The puzzles themselves, once you figure out how they work, are well done and interesting. They were largely environment or story-based, having you find clues and piece together a chain of events to trigger a part of the story to play out. One of the few deviations from this was the ‘might shit you up, so be prepared’ mine section – I have to admit that it had my cravenly heart racing, and I couldn’t get out of there fast enough.

As magnificent a job as the devs have done with the world and everything in it, however, the amount of walking you have to do borders on the ridiculous. Getting from A to B is one thing, but when the game won’t let you see the last piece of the ending without you having solved all of the puzzles (some of which you may have missed) it’s infuriating. Given that one of the puzzles is slap bang at the start of the game and easy to miss, having to go all the way back (you can fast travel there, but it’s only one way), bugger about, and then walk all the way back to the end location is excruciating. And I only missed one – some poor bastards missed more. Ultimately, if you are going to give people the option to find their own path, to leave puzzles or miss them, then at least have the decency to let them be able to see the ending, without then forcing them to backtrack and solve everything.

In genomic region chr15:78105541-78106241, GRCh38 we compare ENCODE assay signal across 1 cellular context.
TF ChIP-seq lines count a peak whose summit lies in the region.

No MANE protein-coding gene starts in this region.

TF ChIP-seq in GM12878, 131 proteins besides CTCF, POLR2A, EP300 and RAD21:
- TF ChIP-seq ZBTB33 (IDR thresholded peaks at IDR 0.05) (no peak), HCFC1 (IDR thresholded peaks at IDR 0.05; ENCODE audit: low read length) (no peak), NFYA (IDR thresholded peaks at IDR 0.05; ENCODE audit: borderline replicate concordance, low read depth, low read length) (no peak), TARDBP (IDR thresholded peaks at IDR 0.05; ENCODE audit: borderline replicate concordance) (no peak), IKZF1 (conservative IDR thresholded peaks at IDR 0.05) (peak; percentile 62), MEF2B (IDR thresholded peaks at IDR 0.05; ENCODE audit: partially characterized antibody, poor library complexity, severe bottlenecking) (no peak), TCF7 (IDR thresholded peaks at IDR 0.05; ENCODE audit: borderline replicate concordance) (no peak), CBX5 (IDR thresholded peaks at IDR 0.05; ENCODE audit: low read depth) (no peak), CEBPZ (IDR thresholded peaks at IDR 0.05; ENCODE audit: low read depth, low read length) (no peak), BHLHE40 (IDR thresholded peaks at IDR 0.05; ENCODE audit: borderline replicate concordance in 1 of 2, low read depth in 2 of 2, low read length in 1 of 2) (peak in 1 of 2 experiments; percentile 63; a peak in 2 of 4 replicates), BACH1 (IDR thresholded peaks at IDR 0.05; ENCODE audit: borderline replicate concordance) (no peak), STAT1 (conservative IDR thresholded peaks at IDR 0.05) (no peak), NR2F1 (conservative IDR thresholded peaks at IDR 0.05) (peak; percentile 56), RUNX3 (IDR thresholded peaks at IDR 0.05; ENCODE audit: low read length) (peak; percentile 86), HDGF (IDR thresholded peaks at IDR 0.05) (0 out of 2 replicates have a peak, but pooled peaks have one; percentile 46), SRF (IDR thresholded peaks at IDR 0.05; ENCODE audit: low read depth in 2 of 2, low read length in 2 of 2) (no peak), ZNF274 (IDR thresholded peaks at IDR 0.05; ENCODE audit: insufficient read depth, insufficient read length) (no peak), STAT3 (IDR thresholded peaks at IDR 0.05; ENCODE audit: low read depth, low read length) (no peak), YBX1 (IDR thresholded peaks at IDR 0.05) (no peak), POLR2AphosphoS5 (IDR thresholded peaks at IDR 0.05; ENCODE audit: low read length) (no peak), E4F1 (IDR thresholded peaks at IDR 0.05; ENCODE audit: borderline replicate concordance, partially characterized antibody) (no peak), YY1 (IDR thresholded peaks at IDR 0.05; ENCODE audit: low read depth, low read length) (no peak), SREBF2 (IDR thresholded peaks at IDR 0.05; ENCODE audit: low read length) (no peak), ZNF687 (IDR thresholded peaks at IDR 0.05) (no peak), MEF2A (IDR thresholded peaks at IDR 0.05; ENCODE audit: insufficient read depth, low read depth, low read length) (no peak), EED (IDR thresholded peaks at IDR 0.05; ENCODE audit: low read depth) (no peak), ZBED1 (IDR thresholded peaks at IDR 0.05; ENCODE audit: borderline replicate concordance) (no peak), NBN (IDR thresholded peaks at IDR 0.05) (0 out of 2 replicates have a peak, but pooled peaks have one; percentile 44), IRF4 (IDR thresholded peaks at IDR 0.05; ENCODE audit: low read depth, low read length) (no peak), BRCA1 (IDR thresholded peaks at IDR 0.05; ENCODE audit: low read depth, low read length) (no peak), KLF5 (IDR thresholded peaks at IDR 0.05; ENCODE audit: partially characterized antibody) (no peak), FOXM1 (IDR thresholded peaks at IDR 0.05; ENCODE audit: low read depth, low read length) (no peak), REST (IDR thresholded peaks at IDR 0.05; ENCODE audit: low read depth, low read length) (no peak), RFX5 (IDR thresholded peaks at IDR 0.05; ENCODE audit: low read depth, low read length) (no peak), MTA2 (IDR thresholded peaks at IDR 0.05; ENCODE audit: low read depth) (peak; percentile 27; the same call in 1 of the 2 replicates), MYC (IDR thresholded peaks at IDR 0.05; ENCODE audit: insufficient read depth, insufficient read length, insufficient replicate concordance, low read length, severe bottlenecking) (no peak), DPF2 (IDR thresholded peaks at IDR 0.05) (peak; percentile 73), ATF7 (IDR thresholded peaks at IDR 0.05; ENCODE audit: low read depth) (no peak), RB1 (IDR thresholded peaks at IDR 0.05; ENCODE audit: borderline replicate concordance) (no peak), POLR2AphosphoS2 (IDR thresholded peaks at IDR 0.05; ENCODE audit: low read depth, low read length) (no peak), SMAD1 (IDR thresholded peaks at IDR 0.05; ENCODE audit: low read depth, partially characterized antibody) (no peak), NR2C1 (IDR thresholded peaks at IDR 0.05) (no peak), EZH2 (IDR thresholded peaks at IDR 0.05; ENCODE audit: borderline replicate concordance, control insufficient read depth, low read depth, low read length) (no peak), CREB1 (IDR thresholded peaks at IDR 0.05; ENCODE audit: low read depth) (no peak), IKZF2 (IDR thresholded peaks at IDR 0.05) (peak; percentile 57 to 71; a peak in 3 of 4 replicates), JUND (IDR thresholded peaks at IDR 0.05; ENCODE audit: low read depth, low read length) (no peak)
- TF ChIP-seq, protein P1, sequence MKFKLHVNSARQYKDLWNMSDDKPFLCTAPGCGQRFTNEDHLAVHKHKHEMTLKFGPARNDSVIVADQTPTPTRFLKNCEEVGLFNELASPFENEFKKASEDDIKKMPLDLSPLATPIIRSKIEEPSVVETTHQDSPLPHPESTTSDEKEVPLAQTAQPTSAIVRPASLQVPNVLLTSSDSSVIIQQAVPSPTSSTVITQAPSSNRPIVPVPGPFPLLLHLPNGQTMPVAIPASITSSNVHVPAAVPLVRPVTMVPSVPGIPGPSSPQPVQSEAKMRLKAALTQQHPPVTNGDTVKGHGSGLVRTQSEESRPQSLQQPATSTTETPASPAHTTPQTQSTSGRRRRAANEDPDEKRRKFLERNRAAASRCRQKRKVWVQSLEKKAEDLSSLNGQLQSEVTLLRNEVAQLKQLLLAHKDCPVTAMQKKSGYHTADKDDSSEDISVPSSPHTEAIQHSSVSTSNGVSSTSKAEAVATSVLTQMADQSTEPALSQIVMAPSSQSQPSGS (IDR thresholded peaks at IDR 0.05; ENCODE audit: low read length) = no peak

The other hair-tearing issue I had was with the game saving. What there was of it. The game grudgingly saves only when you solve one of the puzzles, or read certain things scattered throughout the world. You can’t manually save, and there are no other checkpoints. This may be fine for players for whom 5 – 7 hours can be knocked down uninterrupted, but for others it is a real problem. Having to make your way back to a puzzle location and re-inspect the clues because the game didn’t save your progress is pretty shit and fairly inexcusable. Thankfully, it wasn’t enough to kill the game.

Overall, The Vanishing of Ethan Carter was an intriguing, emotional journey.  While there were flaws and issues, these were largely with the dry, technical things, leaving the rest as a firm success. The lonely valley, and the boy you’re sent to find will haunt you long after you shut down, and the story that we have been told lives far beyond the ending if you let it. And with these sort of games, that’s inevitable; for me, it’s one of the reasons that The Vanishing of Ethan Carter deserves its laurels.

One final note: Please do not discuss spoilers in the comment thread. If you have played the game, then you will know how important it is to let things unfold naturally. Any such comments will be moderated. Instead, if you are interested, then I will start a forum thread for such things. Thanks for the understanding and the respect for fellow gamers who may still wish to play.

  • Achingly beautiful world and detailed environments
  • Endless photo ops for lollygaggers and game tourists